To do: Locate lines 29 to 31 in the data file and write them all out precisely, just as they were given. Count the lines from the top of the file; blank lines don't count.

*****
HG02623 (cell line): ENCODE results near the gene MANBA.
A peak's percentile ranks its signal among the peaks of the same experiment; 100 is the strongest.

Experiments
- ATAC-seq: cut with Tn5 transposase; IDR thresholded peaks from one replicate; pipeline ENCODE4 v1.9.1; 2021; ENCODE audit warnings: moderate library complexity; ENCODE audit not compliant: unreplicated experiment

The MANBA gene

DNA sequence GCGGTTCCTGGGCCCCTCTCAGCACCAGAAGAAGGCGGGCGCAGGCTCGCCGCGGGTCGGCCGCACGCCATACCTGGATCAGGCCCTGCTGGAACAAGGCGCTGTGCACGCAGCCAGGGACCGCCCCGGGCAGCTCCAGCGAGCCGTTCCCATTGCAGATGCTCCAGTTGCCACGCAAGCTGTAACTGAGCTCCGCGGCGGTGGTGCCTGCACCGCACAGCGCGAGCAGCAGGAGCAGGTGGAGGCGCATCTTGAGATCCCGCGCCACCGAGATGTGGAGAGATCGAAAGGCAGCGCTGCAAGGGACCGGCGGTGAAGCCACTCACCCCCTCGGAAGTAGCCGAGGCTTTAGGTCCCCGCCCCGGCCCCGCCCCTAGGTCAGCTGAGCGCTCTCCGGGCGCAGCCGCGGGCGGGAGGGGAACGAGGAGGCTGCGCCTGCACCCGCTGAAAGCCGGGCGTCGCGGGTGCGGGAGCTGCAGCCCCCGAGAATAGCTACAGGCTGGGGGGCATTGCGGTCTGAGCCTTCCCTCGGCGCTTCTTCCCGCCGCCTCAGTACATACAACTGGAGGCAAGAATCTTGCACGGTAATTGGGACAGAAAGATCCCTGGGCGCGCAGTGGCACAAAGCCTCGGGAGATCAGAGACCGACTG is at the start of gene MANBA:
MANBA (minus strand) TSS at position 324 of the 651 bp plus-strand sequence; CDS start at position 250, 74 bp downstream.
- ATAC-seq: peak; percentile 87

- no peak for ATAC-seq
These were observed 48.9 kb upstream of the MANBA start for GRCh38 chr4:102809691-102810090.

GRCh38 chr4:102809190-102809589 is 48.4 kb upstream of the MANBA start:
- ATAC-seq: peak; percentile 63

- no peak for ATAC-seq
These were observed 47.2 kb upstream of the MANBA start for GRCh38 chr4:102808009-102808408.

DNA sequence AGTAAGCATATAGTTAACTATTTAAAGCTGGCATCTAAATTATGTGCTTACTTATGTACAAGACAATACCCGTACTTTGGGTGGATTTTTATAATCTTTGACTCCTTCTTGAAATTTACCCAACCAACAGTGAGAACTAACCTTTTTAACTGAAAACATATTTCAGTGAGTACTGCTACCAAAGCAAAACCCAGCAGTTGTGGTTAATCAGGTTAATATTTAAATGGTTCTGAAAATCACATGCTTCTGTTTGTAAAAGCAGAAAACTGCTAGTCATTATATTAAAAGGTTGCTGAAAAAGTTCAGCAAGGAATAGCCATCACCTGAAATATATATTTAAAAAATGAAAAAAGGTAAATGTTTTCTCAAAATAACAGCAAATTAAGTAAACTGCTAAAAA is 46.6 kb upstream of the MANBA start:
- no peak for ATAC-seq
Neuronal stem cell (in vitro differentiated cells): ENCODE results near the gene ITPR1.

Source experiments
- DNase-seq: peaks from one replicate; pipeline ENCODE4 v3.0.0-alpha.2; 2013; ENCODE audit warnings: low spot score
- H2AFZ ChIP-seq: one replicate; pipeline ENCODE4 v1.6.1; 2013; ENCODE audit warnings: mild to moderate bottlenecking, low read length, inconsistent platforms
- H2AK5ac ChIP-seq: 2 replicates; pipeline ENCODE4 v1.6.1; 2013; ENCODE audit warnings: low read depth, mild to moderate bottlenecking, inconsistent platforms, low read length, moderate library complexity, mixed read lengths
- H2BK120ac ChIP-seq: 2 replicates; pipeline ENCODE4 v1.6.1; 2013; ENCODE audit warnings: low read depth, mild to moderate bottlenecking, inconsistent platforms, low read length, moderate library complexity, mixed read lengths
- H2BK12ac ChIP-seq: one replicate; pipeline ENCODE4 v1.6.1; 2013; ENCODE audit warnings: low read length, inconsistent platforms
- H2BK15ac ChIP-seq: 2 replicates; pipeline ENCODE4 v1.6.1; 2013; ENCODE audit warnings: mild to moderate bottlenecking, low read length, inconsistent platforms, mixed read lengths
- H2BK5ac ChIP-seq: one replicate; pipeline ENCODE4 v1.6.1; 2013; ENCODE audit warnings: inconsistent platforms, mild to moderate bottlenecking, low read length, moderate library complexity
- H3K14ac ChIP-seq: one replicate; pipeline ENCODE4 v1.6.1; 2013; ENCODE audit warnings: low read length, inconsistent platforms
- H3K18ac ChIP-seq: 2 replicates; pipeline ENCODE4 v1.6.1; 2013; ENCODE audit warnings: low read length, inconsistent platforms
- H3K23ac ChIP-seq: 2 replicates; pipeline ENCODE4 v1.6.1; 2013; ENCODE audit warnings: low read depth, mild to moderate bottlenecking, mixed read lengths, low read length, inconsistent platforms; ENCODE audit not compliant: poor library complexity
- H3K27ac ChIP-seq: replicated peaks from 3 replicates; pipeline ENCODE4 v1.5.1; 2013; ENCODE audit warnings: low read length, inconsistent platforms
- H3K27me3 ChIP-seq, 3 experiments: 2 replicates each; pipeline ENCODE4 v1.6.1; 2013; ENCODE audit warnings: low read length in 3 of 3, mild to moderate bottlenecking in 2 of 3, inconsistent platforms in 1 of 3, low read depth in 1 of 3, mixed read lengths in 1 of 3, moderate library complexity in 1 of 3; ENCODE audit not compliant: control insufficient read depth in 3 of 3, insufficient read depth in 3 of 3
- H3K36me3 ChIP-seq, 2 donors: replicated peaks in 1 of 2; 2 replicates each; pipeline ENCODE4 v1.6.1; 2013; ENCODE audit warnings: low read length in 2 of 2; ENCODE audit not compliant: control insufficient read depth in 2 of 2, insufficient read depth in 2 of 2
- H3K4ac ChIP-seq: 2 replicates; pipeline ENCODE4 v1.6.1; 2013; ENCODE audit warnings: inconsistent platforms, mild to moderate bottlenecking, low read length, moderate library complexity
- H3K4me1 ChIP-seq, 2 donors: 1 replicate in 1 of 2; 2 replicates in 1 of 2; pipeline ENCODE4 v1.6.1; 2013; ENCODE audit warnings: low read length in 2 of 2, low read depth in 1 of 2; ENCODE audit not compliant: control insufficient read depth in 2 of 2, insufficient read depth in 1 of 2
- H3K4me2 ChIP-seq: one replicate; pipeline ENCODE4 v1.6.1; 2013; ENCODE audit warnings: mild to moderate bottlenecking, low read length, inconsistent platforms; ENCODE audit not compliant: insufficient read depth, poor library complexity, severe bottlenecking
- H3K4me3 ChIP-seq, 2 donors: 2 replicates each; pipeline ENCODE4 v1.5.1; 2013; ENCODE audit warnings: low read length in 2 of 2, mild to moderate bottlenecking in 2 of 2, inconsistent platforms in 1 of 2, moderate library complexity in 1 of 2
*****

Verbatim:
- H3K27ac ChIP-seq: replicated peaks from 3 replicates; pipeline ENCODE4 v1.5.1; 2013; ENCODE audit warnings: low read length, inconsistent platforms
- H3K27me3 ChIP-seq, 3 experiments: 2 replicates each; pipeline ENCODE4 v1.6.1; 2013; ENCODE audit warnings: low read length in 3 of 3, mild to moderate bottlenecking in 2 of 3, inconsistent platforms in 1 of 3, low read depth in 1 of 3, mixed read lengths in 1 of 3, moderate library complexity in 1 of 3; ENCODE audit not compliant: control insufficient read depth in 3 of 3, insufficient read depth in 3 of 3
- H3K36me3 ChIP-seq, 2 donors: replicated peaks in 1 of 2; 2 replicates each; pipeline ENCODE4 v1.6.1; 2013; ENCODE audit warnings: low read length in 2 of 2; ENCODE audit not compliant: control insufficient read depth in 2 of 2, insufficient read depth in 2 of 2